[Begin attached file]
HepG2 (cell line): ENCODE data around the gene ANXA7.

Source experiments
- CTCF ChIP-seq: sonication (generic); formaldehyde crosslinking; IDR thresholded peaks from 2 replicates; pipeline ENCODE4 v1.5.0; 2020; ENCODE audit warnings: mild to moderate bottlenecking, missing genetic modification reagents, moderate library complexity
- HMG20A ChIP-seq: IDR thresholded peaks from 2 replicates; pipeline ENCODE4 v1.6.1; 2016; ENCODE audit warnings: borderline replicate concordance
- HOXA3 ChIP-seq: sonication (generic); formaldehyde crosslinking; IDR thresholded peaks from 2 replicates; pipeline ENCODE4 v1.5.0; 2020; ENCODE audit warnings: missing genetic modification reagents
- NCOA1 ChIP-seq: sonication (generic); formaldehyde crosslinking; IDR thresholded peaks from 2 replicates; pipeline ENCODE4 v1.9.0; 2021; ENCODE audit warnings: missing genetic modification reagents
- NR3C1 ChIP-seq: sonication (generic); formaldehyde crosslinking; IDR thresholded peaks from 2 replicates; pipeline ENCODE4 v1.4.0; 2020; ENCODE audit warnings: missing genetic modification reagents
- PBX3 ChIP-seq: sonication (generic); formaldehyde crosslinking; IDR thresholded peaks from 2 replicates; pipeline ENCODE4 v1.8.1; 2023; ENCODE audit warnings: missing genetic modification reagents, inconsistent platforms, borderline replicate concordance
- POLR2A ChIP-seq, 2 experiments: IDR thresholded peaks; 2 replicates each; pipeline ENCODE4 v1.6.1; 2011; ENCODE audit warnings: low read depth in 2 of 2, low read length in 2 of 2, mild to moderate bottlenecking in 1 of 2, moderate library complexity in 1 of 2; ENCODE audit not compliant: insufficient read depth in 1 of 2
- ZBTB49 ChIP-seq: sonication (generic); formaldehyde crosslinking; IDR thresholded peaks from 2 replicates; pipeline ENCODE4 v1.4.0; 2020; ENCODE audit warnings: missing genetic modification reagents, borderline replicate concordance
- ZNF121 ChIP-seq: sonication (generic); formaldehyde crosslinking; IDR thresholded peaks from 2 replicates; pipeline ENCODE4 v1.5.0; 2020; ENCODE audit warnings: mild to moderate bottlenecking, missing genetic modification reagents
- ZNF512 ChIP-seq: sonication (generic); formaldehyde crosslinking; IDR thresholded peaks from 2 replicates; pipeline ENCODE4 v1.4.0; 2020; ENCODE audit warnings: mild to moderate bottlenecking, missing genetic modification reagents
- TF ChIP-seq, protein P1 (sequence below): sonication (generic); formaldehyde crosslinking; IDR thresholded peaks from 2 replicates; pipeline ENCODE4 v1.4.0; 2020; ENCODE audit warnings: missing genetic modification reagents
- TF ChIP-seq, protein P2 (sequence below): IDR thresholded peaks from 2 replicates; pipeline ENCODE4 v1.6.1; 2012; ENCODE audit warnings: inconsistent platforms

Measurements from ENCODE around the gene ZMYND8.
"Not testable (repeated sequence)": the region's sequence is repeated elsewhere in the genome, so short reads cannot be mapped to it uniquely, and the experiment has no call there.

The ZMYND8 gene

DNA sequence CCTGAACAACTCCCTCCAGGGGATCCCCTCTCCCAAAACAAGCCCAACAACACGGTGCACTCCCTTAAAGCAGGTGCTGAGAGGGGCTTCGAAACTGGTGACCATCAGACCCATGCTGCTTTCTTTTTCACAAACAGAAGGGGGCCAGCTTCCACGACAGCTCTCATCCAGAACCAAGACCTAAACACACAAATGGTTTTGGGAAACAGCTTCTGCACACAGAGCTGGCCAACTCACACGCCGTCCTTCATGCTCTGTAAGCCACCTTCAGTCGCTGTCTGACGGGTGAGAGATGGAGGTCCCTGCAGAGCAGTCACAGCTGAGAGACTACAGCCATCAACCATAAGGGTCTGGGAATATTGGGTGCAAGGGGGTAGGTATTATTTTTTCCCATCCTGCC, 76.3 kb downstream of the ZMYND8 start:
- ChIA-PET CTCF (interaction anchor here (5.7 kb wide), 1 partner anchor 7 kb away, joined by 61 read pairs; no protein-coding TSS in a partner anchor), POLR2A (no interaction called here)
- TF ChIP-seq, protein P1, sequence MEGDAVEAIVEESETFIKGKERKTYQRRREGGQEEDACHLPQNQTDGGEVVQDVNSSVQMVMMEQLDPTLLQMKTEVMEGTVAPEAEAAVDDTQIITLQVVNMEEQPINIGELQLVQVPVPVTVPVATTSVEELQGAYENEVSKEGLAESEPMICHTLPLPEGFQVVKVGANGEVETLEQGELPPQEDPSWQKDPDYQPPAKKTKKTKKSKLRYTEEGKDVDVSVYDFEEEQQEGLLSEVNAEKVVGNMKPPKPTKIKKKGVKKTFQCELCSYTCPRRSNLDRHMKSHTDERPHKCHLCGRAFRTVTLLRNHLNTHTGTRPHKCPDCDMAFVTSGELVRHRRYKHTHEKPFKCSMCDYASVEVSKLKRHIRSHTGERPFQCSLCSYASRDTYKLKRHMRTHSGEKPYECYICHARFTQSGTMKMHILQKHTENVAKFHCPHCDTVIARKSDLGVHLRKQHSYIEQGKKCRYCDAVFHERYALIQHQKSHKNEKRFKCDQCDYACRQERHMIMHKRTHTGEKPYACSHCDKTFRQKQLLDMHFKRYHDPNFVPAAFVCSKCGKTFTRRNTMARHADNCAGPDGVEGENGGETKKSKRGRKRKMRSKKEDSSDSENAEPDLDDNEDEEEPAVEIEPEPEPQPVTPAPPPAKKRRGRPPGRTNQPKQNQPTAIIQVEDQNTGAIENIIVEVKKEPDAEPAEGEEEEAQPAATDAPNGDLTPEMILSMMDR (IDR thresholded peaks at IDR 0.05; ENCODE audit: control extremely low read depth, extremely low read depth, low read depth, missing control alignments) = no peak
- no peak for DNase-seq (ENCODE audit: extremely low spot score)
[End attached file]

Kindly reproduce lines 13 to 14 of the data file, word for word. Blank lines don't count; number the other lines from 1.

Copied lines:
- TF ChIP-seq, protein P1 (sequence below): sonication (generic); formaldehyde crosslinking; IDR thresholded peaks from 2 replicates; pipeline ENCODE4 v1.4.0; 2020; ENCODE audit warnings: missing genetic modification reagents
- TF ChIP-seq, protein P2 (sequence below): IDR thresholded peaks from 2 replicates; pipeline ENCODE4 v1.6.1; 2012; ENCODE audit warnings: inconsistent platforms